National Identity in Great Britain and British North America, 1815-1851: The Role of Nineteenth-Century Periodicals

By Hawkins, Richard A. | British Journal of Canadian Studies, July 1, 2012 | Go to article overview
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National Identity in Great Britain and British North America, 1815-1851: The Role of Nineteenth-Century Periodicals


Hawkins, Richard A., British Journal of Canadian Studies


Linda E. Connors and Mary Lu MacDonald, National Identity in Great Britain and British North America, 1815-1851: The Role of Nineteenth-Century Periodicals (Farnham: Ashgate, 2011), 242 pp. Cased. £55. ISBN 978-1-4094-2770-4.

In this book Linda E. Connors and Mary Lu MacDonald explore national identity in Great Britain and British North America from the end of the Napoleonic Wars to the Great Exhibition of 1851 using a representative sample of periodicals published in this period. They use the periodicals to explore their identity messages within the context of several themes: political and economic life, religion, women and children, scientific and technical progress and the competing national identities of United Kingdom's Celtic periphery together with the emerging 'Canadian' colonial identity of British North America.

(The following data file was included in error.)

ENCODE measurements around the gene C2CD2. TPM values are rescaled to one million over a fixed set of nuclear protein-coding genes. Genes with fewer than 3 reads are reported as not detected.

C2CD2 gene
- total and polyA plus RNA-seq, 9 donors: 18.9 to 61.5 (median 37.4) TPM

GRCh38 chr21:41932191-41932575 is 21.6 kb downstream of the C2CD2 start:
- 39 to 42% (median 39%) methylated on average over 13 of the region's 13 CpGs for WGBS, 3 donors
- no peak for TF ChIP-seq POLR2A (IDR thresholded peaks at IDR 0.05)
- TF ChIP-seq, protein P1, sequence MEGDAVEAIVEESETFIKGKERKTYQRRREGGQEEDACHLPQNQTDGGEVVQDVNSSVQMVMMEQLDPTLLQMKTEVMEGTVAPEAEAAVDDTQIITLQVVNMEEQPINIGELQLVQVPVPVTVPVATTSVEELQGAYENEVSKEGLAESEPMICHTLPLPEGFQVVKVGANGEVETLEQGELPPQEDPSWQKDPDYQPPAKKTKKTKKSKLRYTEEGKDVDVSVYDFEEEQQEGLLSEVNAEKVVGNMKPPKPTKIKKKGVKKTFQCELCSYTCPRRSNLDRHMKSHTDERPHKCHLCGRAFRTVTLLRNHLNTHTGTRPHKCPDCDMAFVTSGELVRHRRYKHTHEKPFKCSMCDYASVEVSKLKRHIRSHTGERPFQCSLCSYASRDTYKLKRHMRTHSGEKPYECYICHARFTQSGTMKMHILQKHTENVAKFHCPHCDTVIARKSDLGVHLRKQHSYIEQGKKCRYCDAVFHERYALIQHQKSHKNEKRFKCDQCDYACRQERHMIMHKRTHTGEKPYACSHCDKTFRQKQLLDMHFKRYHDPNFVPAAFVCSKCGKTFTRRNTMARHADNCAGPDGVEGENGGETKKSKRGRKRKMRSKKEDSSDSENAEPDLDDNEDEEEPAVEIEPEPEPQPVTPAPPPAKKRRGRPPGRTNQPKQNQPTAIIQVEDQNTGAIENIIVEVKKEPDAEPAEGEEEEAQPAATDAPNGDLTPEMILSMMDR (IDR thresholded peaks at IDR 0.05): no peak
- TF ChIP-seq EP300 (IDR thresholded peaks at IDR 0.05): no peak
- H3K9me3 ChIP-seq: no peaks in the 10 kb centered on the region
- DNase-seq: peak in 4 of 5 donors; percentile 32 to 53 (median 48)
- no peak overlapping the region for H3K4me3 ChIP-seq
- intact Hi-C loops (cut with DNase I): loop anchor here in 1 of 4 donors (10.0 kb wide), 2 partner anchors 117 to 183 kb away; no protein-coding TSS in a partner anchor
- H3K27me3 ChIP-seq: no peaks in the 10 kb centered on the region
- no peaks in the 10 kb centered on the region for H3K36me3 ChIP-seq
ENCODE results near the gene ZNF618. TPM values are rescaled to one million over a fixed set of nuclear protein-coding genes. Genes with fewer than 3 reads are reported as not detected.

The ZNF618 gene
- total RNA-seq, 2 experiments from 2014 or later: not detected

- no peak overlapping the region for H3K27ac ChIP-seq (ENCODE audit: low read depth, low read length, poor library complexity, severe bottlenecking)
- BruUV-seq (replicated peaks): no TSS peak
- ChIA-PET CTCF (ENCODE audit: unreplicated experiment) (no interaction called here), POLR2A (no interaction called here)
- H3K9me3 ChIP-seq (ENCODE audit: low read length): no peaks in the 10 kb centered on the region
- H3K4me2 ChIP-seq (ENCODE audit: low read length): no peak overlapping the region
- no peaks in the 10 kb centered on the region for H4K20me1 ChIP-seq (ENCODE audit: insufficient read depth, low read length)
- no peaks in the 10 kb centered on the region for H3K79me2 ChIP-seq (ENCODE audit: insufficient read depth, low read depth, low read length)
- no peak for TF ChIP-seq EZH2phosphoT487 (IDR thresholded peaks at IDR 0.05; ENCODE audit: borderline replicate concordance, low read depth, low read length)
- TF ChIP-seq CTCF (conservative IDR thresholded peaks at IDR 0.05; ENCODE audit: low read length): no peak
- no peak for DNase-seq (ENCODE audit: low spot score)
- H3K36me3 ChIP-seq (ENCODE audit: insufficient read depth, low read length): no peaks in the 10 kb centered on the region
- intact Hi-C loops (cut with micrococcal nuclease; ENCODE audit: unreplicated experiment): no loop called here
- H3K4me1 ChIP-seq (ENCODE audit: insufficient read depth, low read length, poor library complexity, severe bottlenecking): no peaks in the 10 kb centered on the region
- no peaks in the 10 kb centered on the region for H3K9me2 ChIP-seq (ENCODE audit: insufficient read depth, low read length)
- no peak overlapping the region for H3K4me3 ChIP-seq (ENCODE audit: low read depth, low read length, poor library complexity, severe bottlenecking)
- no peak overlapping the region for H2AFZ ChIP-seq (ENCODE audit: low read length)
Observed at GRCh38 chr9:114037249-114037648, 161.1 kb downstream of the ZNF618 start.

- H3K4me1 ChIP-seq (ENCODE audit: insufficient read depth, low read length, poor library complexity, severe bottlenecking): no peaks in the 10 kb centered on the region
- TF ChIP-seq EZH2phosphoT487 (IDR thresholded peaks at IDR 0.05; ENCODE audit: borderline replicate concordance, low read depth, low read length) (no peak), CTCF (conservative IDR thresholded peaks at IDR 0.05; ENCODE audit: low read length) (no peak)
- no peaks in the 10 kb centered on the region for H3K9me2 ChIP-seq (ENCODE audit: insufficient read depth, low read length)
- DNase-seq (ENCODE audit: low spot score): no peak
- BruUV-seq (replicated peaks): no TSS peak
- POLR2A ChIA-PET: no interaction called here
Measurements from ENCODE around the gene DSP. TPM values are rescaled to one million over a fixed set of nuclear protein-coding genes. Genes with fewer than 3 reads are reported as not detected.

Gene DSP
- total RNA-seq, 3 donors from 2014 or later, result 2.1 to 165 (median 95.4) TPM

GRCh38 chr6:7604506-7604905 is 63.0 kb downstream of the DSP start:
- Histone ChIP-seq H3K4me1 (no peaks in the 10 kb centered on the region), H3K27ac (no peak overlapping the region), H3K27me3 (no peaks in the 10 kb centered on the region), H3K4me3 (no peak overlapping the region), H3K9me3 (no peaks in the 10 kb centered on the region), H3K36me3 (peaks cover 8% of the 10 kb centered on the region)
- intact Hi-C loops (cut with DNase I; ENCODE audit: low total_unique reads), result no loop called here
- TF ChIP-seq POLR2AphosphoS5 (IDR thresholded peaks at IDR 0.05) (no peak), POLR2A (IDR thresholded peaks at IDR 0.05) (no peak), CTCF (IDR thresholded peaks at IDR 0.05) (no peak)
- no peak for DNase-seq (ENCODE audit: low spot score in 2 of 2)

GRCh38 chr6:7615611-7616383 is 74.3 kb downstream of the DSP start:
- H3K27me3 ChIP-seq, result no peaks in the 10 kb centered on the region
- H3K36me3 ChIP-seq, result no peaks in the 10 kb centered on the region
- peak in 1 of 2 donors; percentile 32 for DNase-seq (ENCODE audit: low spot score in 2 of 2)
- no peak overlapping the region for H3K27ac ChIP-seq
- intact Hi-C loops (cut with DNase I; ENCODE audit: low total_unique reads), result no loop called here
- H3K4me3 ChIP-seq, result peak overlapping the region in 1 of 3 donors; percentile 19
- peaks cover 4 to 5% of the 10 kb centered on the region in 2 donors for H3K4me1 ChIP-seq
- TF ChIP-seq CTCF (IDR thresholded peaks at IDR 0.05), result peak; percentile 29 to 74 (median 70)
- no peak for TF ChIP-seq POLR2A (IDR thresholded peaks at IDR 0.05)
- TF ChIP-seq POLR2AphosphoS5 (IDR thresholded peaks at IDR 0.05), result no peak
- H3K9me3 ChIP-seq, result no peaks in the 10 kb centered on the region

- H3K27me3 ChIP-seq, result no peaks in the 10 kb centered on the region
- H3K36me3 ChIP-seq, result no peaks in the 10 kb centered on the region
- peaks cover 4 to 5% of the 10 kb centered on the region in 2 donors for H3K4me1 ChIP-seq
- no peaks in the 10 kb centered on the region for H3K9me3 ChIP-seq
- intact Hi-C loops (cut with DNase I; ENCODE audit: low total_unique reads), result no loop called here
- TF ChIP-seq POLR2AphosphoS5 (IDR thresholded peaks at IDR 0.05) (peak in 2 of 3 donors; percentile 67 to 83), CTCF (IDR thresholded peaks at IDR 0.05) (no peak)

One of the components of the developing national identity in this period was the participation by periodicals in an attempt to produce a shared history from the differing histories of the nations of the British Isles. Although it was part of the British Empire, the 'shared past' of British and Canadian national identity was not yet officially established and often subject to dispute. The periodicals on both sides of the Atlantic sought to use the concept of a shared history to create a sense of pride in the many achievements of the British Empire in this period. The periodicals made use of the concept of the 'Other' to help define national identity, in the case of Britain, 'France', and British North America, 'the United States'. In Britain Connors and MacDonald show that Roman Catholics and Jews were regarded by many of the periodicals as secondary 'Others'.

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